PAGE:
Fertility awareness-based methods—or natural family planning—are all about tracking your menstrual cycle to determine the days that you can get pregnant. The tricky part is actually knowing when those days are. To do that, you'll need to pay very close attention to your body and its patterns. Here we list all the different ways you can monitor your day-to-day fertility.
Types of Fertility Awareness
Standard Days Method (SDM)
If your menstrual cycle is between 26 and 32 days long, you can use this method to record your periods and determine when you can’t get pregnant.
TwoDay Method (TDM)
This is another method where you observe cervical secretions to see when you’re fertile.
Cervical Mucus Method
Your body secretes a distinct kind of goo when you’re most fertile. This method is all about observing your cervical mucus.
Basal Body Temperature (BBT)
Use this method to chart your body temperature every single morning to determine whether or not you’re ovulating.
There are many signs that communicate when you’re fertile and this method tracks several of them at once, including how open your cervix feels.
Lactational Amenhorrea Method (LAM)
Breastfeeding naturally suppresses fertility. This method works if you’ve just had a baby and are breastfeeding in a very specific way.
You want to get to know your body better
In addition to using Fertility Awareness as birth control, tracking your period can be a great way to get to know your body better, notice changes, and understand your cycle.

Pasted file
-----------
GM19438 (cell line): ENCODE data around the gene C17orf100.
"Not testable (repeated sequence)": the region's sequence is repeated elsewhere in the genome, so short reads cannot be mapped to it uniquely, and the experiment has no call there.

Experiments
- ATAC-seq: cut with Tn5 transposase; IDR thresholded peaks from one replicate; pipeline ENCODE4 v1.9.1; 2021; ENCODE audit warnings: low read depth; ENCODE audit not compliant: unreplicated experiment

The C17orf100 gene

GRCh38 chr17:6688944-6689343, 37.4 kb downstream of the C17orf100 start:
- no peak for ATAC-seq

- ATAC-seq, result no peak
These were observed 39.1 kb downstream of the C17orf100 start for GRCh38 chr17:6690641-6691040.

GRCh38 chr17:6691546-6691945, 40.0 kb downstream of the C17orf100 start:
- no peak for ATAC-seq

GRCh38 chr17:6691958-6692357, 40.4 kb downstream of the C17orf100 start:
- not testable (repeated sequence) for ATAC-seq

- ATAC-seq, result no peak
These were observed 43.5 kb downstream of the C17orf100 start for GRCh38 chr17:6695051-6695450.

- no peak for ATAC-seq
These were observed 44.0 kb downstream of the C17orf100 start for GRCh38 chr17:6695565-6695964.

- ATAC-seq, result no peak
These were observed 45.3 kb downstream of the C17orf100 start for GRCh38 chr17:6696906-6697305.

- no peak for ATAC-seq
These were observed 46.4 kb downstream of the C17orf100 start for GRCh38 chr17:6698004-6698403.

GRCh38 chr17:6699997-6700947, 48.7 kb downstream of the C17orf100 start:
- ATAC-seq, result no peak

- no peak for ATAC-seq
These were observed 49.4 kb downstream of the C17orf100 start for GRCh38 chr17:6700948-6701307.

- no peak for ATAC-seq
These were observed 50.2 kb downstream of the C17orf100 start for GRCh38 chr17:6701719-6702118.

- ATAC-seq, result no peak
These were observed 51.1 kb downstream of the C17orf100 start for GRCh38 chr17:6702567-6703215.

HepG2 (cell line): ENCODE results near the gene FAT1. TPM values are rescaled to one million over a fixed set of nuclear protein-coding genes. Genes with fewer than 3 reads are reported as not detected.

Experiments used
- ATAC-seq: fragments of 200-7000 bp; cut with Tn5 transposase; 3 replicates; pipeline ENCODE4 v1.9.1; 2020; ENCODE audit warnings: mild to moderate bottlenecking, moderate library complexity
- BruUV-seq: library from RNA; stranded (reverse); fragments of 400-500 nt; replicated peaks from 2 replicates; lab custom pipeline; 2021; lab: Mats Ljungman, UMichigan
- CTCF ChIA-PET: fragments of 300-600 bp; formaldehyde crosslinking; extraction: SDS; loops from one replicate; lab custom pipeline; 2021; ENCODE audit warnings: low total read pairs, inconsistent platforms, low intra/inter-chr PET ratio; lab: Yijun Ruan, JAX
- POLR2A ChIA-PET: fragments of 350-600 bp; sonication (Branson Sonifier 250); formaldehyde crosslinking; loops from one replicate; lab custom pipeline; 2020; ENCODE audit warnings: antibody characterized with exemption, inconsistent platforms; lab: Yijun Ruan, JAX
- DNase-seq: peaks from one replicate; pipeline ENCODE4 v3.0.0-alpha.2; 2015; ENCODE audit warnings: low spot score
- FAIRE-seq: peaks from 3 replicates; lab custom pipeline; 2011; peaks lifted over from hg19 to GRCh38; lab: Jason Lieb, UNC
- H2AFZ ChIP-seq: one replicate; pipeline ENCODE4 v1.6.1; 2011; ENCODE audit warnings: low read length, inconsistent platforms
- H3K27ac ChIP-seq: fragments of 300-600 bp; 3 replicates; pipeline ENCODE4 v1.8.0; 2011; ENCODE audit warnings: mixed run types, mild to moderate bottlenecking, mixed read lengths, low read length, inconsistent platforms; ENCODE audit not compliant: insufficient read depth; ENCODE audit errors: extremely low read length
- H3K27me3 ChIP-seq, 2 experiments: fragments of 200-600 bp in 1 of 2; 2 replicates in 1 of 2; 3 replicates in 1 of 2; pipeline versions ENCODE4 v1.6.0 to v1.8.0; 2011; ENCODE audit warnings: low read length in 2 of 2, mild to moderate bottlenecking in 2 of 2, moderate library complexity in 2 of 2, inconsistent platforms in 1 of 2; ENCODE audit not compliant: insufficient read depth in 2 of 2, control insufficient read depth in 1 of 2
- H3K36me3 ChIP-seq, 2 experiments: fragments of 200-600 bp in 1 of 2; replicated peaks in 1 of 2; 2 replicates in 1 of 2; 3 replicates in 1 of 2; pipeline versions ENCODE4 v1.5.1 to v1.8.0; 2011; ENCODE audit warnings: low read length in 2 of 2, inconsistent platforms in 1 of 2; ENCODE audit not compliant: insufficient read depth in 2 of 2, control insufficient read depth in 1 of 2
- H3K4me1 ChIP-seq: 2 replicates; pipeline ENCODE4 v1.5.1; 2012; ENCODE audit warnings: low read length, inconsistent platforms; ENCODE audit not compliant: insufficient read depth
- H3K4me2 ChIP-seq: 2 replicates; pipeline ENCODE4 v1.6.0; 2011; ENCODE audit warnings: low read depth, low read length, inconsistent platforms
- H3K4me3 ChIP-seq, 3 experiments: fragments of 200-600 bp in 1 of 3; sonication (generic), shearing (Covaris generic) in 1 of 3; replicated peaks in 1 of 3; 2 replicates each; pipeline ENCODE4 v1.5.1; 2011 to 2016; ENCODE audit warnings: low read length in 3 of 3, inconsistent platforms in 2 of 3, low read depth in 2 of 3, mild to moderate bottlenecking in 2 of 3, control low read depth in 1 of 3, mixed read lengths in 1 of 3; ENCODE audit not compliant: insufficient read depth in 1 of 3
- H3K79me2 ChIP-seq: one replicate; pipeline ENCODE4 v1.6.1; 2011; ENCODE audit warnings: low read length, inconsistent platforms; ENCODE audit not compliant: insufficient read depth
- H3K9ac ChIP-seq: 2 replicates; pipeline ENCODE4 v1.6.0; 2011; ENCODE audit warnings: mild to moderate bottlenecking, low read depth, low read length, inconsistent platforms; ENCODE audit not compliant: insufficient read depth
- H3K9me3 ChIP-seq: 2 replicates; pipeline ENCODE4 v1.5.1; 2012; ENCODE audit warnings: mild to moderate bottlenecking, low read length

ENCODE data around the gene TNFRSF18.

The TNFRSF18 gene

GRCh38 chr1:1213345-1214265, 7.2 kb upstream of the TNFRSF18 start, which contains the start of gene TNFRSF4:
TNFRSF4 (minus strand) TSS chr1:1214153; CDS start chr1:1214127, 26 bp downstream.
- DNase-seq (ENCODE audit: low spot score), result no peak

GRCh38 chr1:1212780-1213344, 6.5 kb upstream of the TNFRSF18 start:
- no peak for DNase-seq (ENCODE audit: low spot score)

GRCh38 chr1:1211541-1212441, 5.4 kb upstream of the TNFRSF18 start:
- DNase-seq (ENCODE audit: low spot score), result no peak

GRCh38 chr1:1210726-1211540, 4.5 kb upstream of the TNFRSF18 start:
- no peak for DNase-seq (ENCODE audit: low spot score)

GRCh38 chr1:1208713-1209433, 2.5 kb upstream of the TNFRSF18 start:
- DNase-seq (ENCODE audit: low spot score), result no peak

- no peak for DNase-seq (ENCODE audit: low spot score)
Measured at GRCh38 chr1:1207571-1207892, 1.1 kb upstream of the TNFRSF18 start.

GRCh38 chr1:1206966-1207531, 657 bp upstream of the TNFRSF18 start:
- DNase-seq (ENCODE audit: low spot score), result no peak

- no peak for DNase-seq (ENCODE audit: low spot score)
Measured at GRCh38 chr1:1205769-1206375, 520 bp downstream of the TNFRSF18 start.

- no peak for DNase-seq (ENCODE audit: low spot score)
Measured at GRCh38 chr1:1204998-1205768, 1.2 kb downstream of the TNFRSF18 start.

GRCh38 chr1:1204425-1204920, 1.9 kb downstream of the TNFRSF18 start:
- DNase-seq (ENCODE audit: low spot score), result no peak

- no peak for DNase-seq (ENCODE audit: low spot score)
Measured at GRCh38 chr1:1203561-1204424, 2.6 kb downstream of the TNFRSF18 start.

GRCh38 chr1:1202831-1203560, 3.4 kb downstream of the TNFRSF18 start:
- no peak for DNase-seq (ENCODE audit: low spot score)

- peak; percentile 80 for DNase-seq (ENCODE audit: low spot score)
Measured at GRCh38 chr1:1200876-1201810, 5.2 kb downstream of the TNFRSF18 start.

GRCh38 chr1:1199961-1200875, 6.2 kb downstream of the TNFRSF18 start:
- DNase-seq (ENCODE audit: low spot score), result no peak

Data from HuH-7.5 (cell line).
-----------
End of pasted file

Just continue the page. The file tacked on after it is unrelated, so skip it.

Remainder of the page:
You wouldn't mind getting pregnant
Failure rates are kinda high if not used correctly—so if getting pregnant would be disastrous for you and you’re not a total pro at fertility awareness, choose another method or use a backup like condoms while you’re getting the hang of it.
You’re okay with having a time-out from sex or using another method
If you're not totally cool with taking a break from sex or using another non-hormonal method during your fertile time every month, fertility awareness-based methods aren't for you.
You want a method with no side effects
Many people who use this method want something that doesn't affect their bodies.
No prescription necessary
If you don't want to use hormones, this is one option.
Don't take our word for it. Check out the videos above to hear people talk about their experiences with fertility awareness-based methods.
Fertility Awareness-based methods—and tracking your body’s natural rhythm—take time and commitment, but they don’t cost a lot.
- Thermometer: You can get one in the $10 range at any grocery, drug, or super-store—just make sure it reads to the tenth decimal place. You can also look into fertility tracking systems like Wink by Kindara, which is currently on pre-order for $79.
- Fertility Awareness Chart: Free download one here or here.
- CycleBeads: This is a color-coded string of beads that represents the days of a woman's cycle and helps her use the Standard Days Method correctly. Available online in regular and deluxe versions, ranging from $10-$25.
- Classes: Free up to $25-100+ per hour depending on where you go. Ask your health care provider or local health center if they know of qualified instructors, or check out the Fertility Awareness Center to find out about workshops in your area. (The center also offers instruction by phone, for a fee.) Some church-based organizations offer free classes, but they may require you to be married or engaged and want you to skip sex (rather than use another method) during your fertile times.
- Barrier Method: Depends on what method you choose (you’ll need this only if you choose to have sex during your fertile time of the month)
Fertility awareness-based methods come down to this: Track your menstrual cycles and don't have sex on the days that you can get pregnant; if you do have sex on those days, use an alternate method, like a condom—male or female—or diaphragm.